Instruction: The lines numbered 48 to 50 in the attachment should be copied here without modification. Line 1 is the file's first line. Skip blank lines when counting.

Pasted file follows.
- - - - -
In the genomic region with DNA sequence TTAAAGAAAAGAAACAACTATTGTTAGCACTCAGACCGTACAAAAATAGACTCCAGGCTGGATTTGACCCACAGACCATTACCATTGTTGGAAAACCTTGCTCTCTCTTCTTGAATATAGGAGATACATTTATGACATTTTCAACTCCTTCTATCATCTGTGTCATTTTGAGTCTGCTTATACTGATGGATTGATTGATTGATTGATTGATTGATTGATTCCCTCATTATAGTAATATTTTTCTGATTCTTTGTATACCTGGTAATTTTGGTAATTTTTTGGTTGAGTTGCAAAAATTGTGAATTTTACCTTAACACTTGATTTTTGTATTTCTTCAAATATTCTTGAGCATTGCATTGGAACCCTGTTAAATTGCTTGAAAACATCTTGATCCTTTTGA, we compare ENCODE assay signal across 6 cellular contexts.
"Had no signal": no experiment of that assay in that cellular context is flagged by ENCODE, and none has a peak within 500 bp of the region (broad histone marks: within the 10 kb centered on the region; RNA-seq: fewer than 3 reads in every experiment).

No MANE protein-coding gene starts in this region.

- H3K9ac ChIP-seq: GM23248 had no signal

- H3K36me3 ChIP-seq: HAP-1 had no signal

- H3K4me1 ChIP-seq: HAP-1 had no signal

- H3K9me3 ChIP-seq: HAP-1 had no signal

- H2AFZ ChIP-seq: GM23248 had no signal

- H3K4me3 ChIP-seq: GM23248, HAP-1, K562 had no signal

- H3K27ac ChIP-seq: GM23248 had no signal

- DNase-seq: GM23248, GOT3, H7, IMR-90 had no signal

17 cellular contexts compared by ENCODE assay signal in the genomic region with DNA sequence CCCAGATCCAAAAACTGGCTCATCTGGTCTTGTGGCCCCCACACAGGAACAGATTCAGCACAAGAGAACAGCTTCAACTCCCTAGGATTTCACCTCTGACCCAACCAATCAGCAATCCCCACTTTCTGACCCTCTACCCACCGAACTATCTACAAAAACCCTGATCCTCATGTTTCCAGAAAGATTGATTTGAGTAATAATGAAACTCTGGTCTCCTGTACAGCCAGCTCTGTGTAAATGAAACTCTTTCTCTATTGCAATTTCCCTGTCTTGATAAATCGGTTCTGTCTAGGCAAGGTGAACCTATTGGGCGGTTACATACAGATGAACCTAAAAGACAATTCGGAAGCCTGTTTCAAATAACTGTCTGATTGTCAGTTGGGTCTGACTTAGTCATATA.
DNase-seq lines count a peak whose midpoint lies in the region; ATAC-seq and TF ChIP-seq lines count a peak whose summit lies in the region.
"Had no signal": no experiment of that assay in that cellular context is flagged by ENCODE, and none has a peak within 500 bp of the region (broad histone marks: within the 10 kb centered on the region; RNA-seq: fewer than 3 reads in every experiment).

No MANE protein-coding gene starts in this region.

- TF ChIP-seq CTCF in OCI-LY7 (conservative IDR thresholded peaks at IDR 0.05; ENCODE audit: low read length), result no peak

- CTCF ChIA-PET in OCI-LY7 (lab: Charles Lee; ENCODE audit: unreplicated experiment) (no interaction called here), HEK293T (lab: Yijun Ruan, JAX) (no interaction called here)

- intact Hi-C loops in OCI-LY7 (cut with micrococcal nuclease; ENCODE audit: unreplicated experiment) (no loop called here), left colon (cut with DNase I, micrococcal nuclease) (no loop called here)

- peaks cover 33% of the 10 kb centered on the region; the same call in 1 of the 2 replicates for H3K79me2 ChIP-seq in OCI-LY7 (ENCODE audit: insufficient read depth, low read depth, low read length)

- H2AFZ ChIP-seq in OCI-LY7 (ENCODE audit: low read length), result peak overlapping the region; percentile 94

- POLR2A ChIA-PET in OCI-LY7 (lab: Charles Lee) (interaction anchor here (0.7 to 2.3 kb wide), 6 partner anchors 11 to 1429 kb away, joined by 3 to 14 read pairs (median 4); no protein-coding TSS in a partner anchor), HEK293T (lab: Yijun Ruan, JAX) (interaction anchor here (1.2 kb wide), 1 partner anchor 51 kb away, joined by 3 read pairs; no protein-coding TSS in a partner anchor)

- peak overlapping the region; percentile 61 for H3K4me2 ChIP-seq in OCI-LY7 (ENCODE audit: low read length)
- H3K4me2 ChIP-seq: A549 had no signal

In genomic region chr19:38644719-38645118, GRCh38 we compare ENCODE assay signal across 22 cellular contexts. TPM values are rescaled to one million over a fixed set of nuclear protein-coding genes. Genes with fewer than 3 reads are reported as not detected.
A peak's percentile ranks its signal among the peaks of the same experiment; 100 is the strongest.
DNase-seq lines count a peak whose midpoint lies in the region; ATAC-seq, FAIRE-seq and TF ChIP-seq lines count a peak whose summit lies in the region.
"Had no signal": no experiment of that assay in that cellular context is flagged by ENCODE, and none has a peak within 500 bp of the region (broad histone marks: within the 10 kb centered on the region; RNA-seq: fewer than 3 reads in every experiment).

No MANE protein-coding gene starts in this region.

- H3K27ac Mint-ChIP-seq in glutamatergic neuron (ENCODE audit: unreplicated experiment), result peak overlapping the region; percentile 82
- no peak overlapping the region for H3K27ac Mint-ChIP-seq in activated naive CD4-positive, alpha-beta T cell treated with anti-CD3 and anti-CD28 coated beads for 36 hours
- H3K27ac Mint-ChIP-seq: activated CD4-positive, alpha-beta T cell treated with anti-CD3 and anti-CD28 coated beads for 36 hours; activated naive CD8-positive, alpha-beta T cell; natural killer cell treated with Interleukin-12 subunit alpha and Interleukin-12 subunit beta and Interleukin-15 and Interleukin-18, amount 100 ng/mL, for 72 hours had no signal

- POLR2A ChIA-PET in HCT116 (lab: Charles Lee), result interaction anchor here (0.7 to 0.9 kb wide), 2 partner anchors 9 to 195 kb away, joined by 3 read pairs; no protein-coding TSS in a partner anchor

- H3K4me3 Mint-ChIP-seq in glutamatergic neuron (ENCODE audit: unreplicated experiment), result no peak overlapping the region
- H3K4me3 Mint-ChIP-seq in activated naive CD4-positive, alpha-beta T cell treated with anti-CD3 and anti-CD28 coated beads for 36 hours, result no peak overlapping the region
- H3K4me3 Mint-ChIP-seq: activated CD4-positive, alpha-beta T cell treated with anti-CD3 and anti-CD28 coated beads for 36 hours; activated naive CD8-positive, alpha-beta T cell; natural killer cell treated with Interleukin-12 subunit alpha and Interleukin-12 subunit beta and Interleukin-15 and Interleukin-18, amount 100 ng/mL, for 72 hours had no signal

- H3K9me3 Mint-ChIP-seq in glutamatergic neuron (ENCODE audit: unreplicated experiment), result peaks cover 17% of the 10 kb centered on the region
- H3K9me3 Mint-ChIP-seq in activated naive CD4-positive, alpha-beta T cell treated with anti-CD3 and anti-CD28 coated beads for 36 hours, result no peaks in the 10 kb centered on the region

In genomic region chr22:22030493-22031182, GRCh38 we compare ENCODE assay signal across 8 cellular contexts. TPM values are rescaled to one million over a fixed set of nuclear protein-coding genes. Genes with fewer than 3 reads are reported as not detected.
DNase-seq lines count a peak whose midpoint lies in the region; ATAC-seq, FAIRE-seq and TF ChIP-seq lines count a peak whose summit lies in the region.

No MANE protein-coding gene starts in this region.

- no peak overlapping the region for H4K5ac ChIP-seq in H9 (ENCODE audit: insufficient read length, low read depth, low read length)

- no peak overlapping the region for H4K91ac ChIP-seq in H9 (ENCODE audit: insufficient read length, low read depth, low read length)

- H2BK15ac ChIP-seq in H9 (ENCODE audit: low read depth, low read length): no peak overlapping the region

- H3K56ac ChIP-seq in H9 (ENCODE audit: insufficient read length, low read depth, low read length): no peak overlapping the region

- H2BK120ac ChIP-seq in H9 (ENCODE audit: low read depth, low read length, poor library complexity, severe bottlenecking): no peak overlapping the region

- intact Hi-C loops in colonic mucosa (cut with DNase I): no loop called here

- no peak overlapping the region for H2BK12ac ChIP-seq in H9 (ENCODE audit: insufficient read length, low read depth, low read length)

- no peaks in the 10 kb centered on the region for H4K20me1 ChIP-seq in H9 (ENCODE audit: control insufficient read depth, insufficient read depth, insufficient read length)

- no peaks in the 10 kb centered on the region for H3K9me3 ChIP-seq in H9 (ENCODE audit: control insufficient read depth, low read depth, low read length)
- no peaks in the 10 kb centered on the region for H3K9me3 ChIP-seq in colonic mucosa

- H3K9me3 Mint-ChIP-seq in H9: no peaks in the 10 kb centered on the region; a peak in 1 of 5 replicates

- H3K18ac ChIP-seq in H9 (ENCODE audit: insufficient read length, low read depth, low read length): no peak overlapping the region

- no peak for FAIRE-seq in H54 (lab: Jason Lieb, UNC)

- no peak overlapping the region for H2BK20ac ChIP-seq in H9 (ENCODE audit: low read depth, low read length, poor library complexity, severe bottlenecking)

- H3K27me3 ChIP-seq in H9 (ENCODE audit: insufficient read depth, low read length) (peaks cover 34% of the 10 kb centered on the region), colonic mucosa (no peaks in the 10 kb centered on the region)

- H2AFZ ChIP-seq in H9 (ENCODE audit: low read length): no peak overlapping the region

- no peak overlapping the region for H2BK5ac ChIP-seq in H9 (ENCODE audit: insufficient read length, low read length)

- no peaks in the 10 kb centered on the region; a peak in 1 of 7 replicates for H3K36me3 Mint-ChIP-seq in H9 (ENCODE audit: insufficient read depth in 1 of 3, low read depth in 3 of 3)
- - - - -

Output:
- no peaks in the 10 kb centered on the region for H4K20me1 ChIP-seq in H9 (ENCODE audit: control insufficient read depth, insufficient read depth, insufficient read length)

- no peaks in the 10 kb centered on the region for H3K9me3 ChIP-seq in H9 (ENCODE audit: control insufficient read depth, low read depth, low read length)
- no peaks in the 10 kb centered on the region for H3K9me3 ChIP-seq in colonic mucosa